When You’re A Mom Without A Friend Group
I’ve had a big social circle before, and I know its sounds, its feel: the chorus of hello’s when you walk into a room; the space on the couch made for you already warmed by someone else; the brush of children’s heads under your hands as you get up to go to the kitchen, the kitchen where you know how to find the spoons. The crying babies passed like a child’s game of hot potato, the knowledge your kids will be fed though you forgot the snacks. The good-natured arguments, ringing belly laughter that leaves stomachs hurting and children looking on, confused. The tears, sometimes. The endless text threads.
I have been part of a social circle. I miss it desperately.
Once, I was in a friend group so tight that my son dumped the bones of the beloved household pet on the living room floor and proudly proclaimed, “Look! I dig-ded up a dead cat!” And all we could do was howl with laughter (even the owner of said deceased kitty), pounding the couch arms and waking the babies, my son bemused at our reaction, while we did clutched our bellies in helpless, ringing, what-the-hell-else-can-you-do laughter.
This is a social circle. This is togetherness, this is community.
I had it once, but then I didn’t have it anymore.
It was a slow fade, like a fire winnowing to embers then to dust. You could say I outgrew all the moms with toddling babies, or grew up into homeschooling older kids, or just outgrew, period, the essential oils crowd and La Leche League feel of it all. But I woke up a year later and wasn’t a part of any social circle. Friends had moved. Scattered.
When you don’t have a social circle, when your friends are dispersed, you don’t have a safety net. And a mom without a network is like a nomad alone on the steppe. You must be completely self-reliant. There is no fallback, no extra hands, no default. You might have a friend or two you could holler at to help, but there’s no guarantee of casseroles when the family has the flu. No one’s going to take your kids when you’re too sick to get out of bed.
True story: when my chronic health issues used to get bad, I’d show up at a friend’s house with my kids and sleep while they parented. Without a social circle, it’s hire a sitter or power through.
And there’s more than the lack of meal trains, the rainy days of mommy playdates while everyone ignores the kids upstairs. There’s an emptiness there. There are no shared text threads. You can ask a friend to a playdate, but if she decides not to show, you’re stuck — not like having a whole social circle, where when one person decides not to come, it doesn’t matter, because five others do appear, with snacks and listening ears and their own stories of the war that parenting can sometimes become.
You are each other’s bulwark against the loneliness of motherhood. And every person, every family, is adds to its strength. There is always someone to call. There is always someone to text. They are always a phone call away: to watch the kids or trash TV, to hit up Target or the park.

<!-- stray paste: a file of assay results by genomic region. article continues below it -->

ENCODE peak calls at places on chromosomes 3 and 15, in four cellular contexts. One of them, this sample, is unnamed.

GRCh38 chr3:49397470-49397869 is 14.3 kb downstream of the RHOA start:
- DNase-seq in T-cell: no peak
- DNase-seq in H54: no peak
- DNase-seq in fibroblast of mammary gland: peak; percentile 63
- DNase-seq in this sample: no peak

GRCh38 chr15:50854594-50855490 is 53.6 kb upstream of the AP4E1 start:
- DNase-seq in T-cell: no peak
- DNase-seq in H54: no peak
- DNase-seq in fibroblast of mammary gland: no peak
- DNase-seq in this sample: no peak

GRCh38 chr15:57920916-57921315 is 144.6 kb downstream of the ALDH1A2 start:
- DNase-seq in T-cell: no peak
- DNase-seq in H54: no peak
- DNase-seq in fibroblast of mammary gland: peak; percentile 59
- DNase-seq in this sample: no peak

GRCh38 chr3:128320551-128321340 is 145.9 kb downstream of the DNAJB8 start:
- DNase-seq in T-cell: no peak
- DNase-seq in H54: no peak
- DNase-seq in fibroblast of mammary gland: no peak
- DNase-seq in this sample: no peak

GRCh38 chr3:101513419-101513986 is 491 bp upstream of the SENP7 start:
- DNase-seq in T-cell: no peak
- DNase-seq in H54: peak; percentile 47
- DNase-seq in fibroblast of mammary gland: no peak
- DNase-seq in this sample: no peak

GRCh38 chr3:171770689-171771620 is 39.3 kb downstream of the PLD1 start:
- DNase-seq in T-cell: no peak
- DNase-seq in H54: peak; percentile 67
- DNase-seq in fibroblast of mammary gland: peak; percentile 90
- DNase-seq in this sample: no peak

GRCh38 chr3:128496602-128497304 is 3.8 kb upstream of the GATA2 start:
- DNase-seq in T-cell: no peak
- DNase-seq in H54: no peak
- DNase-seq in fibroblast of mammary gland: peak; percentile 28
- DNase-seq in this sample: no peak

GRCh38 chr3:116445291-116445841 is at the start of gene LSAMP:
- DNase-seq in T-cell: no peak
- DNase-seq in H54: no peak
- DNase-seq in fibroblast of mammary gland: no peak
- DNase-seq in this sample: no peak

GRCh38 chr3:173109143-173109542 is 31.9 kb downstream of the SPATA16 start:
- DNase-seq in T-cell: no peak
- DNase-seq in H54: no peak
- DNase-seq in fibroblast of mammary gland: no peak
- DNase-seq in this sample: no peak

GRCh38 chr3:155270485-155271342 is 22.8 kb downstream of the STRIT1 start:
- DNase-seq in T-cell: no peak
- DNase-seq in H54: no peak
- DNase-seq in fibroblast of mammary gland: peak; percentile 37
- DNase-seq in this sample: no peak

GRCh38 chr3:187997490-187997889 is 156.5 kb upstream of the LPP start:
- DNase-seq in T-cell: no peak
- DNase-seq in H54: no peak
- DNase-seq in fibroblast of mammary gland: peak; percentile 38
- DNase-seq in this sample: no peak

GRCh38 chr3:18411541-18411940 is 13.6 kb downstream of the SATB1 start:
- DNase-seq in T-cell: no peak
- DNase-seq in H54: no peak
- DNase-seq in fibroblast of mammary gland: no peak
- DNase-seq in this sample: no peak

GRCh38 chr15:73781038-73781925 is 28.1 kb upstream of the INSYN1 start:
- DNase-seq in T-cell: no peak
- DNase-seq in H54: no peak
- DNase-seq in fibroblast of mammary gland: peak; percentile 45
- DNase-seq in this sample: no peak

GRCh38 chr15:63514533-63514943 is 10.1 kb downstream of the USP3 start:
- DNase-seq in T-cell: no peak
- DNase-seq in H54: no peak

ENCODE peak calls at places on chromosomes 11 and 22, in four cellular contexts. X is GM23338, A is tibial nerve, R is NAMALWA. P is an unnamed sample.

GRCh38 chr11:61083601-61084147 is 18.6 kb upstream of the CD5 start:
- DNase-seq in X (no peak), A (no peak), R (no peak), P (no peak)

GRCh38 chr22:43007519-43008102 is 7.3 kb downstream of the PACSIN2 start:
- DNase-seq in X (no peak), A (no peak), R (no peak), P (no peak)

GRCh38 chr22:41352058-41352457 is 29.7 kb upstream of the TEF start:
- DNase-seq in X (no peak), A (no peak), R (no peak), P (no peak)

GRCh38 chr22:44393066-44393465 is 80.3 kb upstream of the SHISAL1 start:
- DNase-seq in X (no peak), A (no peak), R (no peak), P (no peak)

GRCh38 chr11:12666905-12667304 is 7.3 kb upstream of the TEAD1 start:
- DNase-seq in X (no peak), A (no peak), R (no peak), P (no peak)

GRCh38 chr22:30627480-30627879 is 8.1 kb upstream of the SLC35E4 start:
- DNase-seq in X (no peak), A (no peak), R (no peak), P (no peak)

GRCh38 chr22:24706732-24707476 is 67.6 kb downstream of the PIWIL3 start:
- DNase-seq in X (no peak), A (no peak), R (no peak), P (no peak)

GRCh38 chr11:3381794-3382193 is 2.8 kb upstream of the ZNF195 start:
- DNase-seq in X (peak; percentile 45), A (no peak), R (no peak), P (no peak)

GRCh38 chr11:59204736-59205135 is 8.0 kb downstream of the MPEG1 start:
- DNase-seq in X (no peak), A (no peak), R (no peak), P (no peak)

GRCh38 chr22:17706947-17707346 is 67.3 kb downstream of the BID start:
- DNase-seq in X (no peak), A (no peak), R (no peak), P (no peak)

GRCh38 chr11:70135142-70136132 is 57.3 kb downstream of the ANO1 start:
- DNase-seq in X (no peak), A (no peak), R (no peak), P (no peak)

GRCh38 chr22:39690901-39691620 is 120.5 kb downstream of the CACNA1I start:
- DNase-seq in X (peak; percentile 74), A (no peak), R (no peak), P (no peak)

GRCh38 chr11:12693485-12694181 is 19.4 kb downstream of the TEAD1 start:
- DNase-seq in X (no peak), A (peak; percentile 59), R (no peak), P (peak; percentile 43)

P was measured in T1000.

You can call your isolated friends. But there is no guarantee they’ll be available. And if they are, you’re lucky. And if you try to get them together, it will be awkward. They do not know each other. The lady who kayaks will not talk much to the women who keeps praying mantises, who will not talk much to the Junior Leaguer you’ve loved since college. Who, in turn, will not have much to say to the only dad, a cat-loving English professor. Oh, they will make small talk. They will even like each other, find pleasure in each other’s company. But they will never form the social circle you crave, the network you need. They will never love each other like you love them.
You will feel, no matter how much fun people have, as if the gathering is a failure. Like a pudding that’s failed to gel. Like a fallen souffle, or a cake whose center never bakes all the way through.
Your heart will hurt in some indefinable way. You will go hunting for friends, becoming almost desperate in your need. You will chat up random moms. If you find friends, again, that seem like they could possibly maybe form a group, you will rejoice. You will do everything you can to get them together, to promote cohesion, to make friends with everyone and do things together, all as a group, all at once, together together together. Because you need it.
You need a social circle. You need that group of friends. You need that midnight text thread, those shared jokes, the belly laughter, the cat bones on the living room floor. You need the heads of children not your own to pass under your hands. You need to take kids for someone else’s doctor’s appointment, to disrupt your life in small ways for others.
You need a social circle. You need a friend group. You need your people. And you will feel alone until you find them.
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